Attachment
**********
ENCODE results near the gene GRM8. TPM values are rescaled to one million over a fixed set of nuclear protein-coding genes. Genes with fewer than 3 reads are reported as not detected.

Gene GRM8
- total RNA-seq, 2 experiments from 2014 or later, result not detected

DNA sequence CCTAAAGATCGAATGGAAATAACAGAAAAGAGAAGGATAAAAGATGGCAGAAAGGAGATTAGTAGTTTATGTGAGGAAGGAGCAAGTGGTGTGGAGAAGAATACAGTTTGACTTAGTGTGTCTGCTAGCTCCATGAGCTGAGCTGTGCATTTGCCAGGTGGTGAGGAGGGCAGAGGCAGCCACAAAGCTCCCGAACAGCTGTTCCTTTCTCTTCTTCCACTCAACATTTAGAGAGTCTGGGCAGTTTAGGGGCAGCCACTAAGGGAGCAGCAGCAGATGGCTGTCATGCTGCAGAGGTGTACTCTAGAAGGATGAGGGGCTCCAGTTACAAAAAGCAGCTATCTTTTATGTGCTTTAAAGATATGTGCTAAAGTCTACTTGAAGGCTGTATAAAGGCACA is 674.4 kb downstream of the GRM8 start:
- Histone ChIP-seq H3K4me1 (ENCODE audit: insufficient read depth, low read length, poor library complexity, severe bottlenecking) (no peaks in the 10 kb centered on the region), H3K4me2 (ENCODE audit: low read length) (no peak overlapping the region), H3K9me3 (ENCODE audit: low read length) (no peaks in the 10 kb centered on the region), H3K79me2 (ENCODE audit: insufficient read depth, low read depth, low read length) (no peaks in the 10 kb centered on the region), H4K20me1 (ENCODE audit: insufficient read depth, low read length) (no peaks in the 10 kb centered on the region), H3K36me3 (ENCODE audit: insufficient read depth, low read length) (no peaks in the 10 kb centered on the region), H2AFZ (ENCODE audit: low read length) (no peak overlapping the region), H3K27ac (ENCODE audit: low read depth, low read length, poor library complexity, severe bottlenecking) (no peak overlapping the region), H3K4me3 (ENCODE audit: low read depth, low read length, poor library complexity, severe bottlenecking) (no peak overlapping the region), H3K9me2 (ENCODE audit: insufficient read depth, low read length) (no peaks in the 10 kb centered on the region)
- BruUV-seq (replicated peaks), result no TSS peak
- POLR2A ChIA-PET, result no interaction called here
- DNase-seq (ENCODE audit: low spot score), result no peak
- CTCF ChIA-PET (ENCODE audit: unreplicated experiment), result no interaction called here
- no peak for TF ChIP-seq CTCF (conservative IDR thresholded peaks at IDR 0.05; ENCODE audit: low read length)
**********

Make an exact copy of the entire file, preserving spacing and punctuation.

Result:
ENCODE results near the gene GRM8. TPM values are rescaled to one million over a fixed set of nuclear protein-coding genes. Genes with fewer than 3 reads are reported as not detected.

Gene GRM8
- total RNA-seq, 2 experiments from 2014 or later, result not detected

DNA sequence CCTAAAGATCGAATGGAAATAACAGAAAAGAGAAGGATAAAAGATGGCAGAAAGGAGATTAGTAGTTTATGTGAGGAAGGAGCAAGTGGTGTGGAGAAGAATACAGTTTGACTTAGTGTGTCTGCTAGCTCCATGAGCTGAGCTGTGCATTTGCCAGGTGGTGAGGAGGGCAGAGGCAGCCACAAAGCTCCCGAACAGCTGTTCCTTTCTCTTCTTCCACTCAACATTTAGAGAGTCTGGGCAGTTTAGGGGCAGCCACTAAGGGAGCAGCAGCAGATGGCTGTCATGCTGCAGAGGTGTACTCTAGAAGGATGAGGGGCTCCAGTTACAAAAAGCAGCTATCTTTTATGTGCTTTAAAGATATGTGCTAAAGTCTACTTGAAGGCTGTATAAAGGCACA is 674.4 kb downstream of the GRM8 start:
- Histone ChIP-seq H3K4me1 (ENCODE audit: insufficient read depth, low read length, poor library complexity, severe bottlenecking) (no peaks in the 10 kb centered on the region), H3K4me2 (ENCODE audit: low read length) (no peak overlapping the region), H3K9me3 (ENCODE audit: low read length) (no peaks in the 10 kb centered on the region), H3K79me2 (ENCODE audit: insufficient read depth, low read depth, low read length) (no peaks in the 10 kb centered on the region), H4K20me1 (ENCODE audit: insufficient read depth, low read length) (no peaks in the 10 kb centered on the region), H3K36me3 (ENCODE audit: insufficient read depth, low read length) (no peaks in the 10 kb centered on the region), H2AFZ (ENCODE audit: low read length) (no peak overlapping the region), H3K27ac (ENCODE audit: low read depth, low read length, poor library complexity, severe bottlenecking) (no peak overlapping the region), H3K4me3 (ENCODE audit: low read depth, low read length, poor library complexity, severe bottlenecking) (no peak overlapping the region), H3K9me2 (ENCODE audit: insufficient read depth, low read length) (no peaks in the 10 kb centered on the region)
- BruUV-seq (replicated peaks), result no TSS peak
- POLR2A ChIA-PET, result no interaction called here
- DNase-seq (ENCODE audit: low spot score), result no peak
- CTCF ChIA-PET (ENCODE audit: unreplicated experiment), result no interaction called here
- no peak for TF ChIP-seq CTCF (conservative IDR thresholded peaks at IDR 0.05; ENCODE audit: low read length)